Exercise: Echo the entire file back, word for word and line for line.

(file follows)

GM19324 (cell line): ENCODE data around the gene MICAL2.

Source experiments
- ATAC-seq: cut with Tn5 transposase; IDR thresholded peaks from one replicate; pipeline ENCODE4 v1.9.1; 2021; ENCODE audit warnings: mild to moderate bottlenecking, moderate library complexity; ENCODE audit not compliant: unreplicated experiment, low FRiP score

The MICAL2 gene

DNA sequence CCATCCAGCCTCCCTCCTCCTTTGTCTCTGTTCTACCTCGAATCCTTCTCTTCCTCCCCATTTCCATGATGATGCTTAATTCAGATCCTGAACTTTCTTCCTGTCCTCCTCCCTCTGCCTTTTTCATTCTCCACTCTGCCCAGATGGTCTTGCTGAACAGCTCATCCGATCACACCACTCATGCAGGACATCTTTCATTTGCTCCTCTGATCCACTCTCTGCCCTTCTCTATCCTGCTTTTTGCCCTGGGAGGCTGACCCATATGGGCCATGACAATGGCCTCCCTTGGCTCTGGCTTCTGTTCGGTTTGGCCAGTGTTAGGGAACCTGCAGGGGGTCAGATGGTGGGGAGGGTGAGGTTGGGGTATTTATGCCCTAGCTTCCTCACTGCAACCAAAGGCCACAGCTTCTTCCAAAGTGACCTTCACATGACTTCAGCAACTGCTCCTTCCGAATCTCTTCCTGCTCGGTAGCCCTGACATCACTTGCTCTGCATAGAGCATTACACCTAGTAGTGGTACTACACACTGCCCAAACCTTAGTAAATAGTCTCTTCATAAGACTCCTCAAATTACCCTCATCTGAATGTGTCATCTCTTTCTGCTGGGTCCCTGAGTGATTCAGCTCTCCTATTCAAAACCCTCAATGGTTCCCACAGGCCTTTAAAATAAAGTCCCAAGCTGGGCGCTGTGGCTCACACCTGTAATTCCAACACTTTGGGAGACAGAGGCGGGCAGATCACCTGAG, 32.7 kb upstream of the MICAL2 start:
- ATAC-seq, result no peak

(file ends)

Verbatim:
GM19324 (cell line): ENCODE data around the gene MICAL2.

Source experiments
- ATAC-seq: cut with Tn5 transposase; IDR thresholded peaks from one replicate; pipeline ENCODE4 v1.9.1; 2021; ENCODE audit warnings: mild to moderate bottlenecking, moderate library complexity; ENCODE audit not compliant: unreplicated experiment, low FRiP score

The MICAL2 gene

DNA sequence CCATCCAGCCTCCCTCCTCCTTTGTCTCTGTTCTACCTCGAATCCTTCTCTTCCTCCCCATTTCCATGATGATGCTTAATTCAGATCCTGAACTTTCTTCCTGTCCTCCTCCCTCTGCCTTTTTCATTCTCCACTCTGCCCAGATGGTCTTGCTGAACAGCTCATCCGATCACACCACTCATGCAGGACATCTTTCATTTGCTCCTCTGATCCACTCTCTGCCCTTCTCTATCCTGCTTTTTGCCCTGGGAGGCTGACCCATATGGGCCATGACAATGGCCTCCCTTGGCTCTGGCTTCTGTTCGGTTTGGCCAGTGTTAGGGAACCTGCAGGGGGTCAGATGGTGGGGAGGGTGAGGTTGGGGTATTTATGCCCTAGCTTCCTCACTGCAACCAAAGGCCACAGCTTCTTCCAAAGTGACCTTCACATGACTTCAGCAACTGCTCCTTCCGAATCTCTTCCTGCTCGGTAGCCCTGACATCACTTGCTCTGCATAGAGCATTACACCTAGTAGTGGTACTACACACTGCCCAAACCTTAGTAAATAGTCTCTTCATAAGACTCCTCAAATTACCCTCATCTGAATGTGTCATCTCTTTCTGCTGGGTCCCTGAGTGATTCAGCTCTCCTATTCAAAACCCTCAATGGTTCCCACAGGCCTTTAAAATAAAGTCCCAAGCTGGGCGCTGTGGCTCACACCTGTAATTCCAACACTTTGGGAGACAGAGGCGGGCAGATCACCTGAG, 32.7 kb upstream of the MICAL2 start:
- ATAC-seq, result no peak